Amongst the large crowd of trade buyers at Kosherfest 25 were chefs and buyers from yeshivas (Jewish day schools and seminaries). Foodservice distributors say that the yeshiva community accounts for a significant percentage of their sales.
Daniel Levy, mashgiach and assistant chef at Beth Medrash Govoha (BMG) of Lakewood, NJ, was one of those buyers. One of the largest yeshivas in the world, it is home to over 6,500 students. For Levy, preparing three meals a day for 6,500 young men is a daunting, complex task. As mashgiach and assistant chef, Levy is responsible for overall kitchen production, including inspecting produce for infestation. The BMG kitchen dispenses 80,000 cups of coffee per week, 1,000 pounds of chicken per lunch, 1,000,000 eggs a year, and 1,000 lbs of potatoes for one batch of French fries.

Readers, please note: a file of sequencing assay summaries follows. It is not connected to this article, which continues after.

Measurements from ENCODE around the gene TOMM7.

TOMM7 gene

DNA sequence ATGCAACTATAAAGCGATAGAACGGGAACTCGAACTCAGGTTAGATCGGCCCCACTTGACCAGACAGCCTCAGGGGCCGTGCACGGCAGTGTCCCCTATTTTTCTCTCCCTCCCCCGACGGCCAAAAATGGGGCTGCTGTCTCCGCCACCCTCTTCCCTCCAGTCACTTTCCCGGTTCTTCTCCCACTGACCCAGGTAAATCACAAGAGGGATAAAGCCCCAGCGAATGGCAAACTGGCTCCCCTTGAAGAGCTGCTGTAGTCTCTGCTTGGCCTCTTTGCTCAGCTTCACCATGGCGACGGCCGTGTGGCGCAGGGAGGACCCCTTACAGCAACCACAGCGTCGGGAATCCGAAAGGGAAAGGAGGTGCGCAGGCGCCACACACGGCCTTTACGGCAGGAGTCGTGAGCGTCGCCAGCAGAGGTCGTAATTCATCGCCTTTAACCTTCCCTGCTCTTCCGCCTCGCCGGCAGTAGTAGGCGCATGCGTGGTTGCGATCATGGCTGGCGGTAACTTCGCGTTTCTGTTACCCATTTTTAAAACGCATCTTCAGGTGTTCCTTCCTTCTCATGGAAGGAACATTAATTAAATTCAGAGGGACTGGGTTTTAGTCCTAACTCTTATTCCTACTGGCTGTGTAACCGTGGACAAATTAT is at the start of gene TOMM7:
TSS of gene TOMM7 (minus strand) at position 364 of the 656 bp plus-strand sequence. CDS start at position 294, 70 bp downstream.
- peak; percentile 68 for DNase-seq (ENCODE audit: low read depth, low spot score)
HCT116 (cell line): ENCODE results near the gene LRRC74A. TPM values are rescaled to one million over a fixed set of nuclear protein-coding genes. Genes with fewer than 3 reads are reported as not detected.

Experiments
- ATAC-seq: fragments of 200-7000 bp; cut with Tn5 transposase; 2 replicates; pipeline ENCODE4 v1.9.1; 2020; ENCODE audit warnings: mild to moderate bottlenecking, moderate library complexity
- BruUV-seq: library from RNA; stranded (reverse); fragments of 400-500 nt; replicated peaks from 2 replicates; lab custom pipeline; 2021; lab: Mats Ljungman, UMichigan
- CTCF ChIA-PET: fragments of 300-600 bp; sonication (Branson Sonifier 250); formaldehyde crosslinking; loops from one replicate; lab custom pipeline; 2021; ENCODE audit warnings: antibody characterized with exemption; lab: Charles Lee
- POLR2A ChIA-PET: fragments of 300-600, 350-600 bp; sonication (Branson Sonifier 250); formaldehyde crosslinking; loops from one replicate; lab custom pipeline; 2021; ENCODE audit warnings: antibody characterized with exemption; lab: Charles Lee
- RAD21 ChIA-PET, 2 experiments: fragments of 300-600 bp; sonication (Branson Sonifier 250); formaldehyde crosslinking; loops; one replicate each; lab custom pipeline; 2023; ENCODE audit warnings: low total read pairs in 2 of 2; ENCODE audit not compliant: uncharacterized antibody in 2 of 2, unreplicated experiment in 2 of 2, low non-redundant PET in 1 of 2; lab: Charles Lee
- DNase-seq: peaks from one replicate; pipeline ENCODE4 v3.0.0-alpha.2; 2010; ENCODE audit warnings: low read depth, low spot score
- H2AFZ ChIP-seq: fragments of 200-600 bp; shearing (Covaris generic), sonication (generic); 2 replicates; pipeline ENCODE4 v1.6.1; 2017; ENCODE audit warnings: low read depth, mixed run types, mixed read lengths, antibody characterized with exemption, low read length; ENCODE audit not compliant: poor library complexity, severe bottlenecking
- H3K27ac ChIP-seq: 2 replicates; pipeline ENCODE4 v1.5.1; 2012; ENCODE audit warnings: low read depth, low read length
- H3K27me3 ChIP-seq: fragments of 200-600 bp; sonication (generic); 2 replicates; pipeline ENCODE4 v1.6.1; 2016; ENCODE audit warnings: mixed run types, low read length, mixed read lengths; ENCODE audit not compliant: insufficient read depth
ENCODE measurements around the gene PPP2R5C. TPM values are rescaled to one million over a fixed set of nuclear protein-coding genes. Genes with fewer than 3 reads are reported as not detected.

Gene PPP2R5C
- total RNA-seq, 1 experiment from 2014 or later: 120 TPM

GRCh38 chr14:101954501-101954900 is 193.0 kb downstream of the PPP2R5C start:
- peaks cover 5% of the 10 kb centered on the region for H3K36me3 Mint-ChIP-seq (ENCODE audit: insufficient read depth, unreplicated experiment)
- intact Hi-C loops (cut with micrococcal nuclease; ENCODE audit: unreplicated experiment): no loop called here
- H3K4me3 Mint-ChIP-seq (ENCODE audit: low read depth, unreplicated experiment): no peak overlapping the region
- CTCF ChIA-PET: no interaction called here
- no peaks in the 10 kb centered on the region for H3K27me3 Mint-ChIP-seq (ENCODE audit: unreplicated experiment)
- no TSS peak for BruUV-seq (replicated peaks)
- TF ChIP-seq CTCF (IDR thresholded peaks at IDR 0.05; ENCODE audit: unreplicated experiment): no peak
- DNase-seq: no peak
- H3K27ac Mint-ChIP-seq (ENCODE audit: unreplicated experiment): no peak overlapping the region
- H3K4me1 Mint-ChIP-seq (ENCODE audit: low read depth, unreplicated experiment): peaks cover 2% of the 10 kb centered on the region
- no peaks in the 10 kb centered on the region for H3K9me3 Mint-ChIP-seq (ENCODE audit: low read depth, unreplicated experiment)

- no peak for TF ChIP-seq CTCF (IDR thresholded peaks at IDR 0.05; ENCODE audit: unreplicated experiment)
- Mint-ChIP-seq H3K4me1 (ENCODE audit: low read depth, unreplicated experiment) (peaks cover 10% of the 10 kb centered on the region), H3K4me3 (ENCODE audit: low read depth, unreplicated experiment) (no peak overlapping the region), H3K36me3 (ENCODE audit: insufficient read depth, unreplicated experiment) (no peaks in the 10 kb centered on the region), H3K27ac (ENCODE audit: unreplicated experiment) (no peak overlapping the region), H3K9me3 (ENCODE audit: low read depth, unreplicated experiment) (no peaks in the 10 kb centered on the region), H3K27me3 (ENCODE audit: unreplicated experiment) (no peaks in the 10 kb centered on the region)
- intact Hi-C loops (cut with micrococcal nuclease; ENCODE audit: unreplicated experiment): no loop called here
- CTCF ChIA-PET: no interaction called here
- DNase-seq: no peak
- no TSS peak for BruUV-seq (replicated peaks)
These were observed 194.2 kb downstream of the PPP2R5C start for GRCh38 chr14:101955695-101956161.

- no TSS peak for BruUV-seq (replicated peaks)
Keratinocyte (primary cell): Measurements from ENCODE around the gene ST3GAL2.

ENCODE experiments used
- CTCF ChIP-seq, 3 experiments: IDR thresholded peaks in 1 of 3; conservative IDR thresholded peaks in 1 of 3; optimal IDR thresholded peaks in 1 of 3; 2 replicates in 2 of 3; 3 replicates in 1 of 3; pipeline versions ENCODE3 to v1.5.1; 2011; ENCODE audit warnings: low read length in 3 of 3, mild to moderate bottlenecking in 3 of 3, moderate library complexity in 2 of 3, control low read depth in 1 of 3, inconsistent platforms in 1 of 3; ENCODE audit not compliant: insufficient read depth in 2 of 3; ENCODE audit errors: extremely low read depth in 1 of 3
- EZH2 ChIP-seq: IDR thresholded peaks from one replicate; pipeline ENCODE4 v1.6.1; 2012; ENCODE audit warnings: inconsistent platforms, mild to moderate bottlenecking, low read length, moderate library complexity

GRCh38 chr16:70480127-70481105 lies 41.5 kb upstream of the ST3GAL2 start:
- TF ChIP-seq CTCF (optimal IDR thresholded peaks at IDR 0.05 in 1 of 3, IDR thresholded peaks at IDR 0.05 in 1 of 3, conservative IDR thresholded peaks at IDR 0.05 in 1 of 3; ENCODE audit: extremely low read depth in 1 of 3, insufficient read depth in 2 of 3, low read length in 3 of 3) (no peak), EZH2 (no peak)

Like the rest of the kosher food market, Levy has noticed marked changes in general eating habits of the students.
“In the two and a half years I’ve been at BMG, students have become more health conscious. We get a lot of requests for gluten free products, requests that were rare a few years ago.”
Similar to many others who were at Kosherfest, Levy estimates that the student body will become more aware of other health concerns, such as the use of unhealthy oils, in the years to come. He will also be integrating a larger variety of whole wheat breads and pastas into his menu.”
The Yeshiva community, say distributors, has become “big business” all over the country contributing to the overall dramatic expansion of foodservice in education, healthcare, and, of course catering and restaurants. Said one distributor: “With the exception of a few weeks during the year, the yeshiva community is good and steady business.”